‘Golden Delicious’: NaOCl versus Ca(OCl)2: treatment effects on epicuticular wax.

Although the pattern of peel injury with fruit versus treatment temperature does not appear as simple as that for ‘Royal Gala’ in the previous experiments, the data suggest that ‘Golden Delicious’ apples treated within 24 h of harvest with 0.008 M hypochlorite ion solution generally showed a greater incidence of peel injury than those kept at −1 °C for 10 d before treatment; cold fruit generally showed more injury than warm fruit; peel injury from 0.008 M hypochlorite ion from Ca(OCl)2 was consistently between 20% and 30%, regardless of fruit of treatment temperature, whereas when the same hypochlorite ion concentration was formulated with NaOCl, temperature had a profound effect, resulting in peel injury from 2% to 40%; and cold treatment solution resulted in more injury with Ca(OCl)2 than with NaOCl, whereas in warm treatment solution, the reverse was the case (with one exception of warm fruit treated after 10 d with warm solution) (Fig. 7). These effects may be the result of one of the many factors listed previously, or may be particular to the nature of the ‘Golden Delicious’ fruit epidermal tissue.

Fig. 7.
Fig. 7.

Percentage of ‘Golden Delicious’ apples showing peel injury after 5 months of storage at −1 °C from a 2-min dip in water (H2O), sodium hypochlorite (NaOCl), or calcium hypochlorite [Ca(OCl)2] at 0.008 M hypochlorite ion concentration immediately after harvest. Warm fruit (29 °C) were treated the day of harvest in treatment solutions kept at 2 °C or 22 ± 2 °C. Cold fruit were placed at −1 °C 24 h before treatment also at 2 or 22 ± 2 °C. Bars represent +se; (1.8 × °C) + 32 = °F.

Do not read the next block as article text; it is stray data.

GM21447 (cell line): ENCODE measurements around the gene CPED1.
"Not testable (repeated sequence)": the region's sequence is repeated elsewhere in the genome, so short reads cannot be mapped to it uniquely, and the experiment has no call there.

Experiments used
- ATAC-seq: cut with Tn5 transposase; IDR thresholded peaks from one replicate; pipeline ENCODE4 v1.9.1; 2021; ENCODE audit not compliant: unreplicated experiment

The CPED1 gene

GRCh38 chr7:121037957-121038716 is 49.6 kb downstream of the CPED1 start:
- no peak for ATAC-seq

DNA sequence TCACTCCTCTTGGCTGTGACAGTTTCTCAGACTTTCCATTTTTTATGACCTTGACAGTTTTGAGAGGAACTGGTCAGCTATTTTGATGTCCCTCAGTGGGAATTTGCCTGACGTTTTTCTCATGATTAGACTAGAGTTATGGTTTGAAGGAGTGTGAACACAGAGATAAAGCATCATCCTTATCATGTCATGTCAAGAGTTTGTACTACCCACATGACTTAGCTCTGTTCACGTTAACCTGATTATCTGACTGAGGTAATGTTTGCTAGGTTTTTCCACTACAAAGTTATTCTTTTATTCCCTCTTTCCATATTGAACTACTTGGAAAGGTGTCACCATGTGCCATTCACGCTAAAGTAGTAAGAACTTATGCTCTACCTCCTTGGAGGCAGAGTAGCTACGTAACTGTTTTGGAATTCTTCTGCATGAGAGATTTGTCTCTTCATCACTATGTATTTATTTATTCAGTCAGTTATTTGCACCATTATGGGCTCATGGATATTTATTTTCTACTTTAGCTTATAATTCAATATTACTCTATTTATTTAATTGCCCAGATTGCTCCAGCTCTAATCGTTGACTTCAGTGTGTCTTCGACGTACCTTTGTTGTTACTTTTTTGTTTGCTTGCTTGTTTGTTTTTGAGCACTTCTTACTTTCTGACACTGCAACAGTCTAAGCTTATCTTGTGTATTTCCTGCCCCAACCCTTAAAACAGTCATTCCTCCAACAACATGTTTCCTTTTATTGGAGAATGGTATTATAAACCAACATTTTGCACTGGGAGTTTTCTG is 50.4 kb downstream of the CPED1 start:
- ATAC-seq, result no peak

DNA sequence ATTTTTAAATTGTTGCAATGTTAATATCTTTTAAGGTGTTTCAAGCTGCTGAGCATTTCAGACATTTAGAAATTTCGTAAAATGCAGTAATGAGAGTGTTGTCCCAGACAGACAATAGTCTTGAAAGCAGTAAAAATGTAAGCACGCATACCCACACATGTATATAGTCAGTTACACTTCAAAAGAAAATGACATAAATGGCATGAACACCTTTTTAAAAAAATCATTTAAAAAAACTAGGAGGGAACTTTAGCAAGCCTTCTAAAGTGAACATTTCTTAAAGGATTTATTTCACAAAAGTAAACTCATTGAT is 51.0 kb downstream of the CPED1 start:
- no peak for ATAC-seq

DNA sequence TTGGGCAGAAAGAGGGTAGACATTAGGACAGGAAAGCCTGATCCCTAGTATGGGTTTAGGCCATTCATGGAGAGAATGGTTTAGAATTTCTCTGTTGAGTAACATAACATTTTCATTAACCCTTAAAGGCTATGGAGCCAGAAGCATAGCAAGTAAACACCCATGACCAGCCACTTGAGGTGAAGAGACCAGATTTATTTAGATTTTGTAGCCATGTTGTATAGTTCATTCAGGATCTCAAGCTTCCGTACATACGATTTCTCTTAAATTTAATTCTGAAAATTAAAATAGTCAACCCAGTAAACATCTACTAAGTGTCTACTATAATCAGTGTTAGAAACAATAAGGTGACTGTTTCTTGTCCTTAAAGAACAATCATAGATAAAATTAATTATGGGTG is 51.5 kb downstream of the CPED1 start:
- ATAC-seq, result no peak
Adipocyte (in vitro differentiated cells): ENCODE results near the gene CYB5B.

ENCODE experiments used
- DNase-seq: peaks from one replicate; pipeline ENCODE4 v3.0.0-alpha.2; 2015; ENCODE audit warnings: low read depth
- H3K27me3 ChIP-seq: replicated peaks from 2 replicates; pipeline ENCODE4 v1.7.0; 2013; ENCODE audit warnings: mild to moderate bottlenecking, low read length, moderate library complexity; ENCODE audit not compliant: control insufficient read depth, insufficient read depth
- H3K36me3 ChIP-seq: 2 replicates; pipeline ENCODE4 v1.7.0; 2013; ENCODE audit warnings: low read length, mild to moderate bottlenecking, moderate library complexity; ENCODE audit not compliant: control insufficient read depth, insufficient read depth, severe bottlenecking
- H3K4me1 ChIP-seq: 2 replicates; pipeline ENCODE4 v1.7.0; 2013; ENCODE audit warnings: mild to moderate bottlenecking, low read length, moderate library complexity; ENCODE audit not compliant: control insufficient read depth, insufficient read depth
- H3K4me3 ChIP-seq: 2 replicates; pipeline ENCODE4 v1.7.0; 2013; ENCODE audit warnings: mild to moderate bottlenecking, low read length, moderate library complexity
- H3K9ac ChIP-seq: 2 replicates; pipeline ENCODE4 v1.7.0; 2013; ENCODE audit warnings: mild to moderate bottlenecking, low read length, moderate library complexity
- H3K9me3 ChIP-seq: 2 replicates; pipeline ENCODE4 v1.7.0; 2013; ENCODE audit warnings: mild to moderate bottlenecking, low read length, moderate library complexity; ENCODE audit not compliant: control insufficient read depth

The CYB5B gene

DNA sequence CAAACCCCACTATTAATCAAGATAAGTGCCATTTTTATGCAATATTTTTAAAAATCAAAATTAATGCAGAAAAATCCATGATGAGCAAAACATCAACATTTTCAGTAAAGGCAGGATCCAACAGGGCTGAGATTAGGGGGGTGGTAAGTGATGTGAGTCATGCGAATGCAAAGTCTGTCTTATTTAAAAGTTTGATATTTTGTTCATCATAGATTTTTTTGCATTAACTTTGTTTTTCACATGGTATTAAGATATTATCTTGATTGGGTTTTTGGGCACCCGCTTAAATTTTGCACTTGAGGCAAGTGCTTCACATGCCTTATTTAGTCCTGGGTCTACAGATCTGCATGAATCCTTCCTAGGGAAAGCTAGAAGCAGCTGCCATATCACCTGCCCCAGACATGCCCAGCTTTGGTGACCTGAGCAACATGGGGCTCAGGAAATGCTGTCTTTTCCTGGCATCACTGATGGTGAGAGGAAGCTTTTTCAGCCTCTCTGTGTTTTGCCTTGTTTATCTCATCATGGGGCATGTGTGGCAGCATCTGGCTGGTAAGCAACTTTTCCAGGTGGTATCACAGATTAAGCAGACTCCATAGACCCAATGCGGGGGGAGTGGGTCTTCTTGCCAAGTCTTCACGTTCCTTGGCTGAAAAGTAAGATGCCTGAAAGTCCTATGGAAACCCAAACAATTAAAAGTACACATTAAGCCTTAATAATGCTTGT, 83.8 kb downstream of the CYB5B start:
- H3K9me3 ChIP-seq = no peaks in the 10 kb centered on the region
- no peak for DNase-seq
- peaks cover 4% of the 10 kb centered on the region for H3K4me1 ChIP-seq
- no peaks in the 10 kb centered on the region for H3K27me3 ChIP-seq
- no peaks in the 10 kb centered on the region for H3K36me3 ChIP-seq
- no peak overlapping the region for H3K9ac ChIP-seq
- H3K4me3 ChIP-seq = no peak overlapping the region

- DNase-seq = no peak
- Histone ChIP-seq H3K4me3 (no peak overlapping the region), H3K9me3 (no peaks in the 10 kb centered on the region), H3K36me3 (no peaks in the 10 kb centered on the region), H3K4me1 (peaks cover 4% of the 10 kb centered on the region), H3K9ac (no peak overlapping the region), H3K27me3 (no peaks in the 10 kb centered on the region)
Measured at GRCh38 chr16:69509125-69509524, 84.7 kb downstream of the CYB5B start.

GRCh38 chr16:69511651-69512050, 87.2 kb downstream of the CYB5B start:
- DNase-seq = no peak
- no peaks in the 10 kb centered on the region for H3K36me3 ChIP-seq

Citation: HortTechnology hortte 20, 2; 10.21273/HORTTECH.20.2.343

Analysis of epicuticular wax from ‘Golden Delicious’ apples treated within 24 h of harvest with 0.008 M hypochlorite ion solution and kept for 1 month at −1 °C is shown in Fig. 8. Although there are many peaks in the complete chromatogram, only those peaks that comprise >1% of the total NPOSE wax are shown. The predominant compounds at retention times of 29.5 min (A) and 34.0 min (B) are nonacosane and nonacosanol, respectively. Data suggest treatment has an effect on the extractable amount of nonacosane due, possibly, to a reduction in post-treatment biosynthesis. In contrast, standard errors among means at P ≤ 0.05 indicate no difference due to treatment in the amount of extracted nonacosanol. However, at P ≤ 0.1, the trend for amount of extracted nonacosanol is the reverse of that for nonacosane. Whether the amounts or biosyntheses of these two compounds are inversely related, and whether these trends will persist as time in storage increases or is maximal immediately after treatment is not known.

Fig. 8.
Fig. 8.

Nonpolar organic solvent-extractable (NPOSE) lipids from ‘Golden Delicious’ apples 1 month after treatment from a 2-min dip in water (H2O), sodium hypochlorite (NaOCl), or calcium hypochlorite [Ca(OCl)2] at 0.008 M hypochlorite ion concentration. Fruit was kept in storage at −1 °C (30.2 °F) until tissue samples were analyzed. Main peaks identified are nonacosane (A) and nonacosanol (B). Bars represent +se.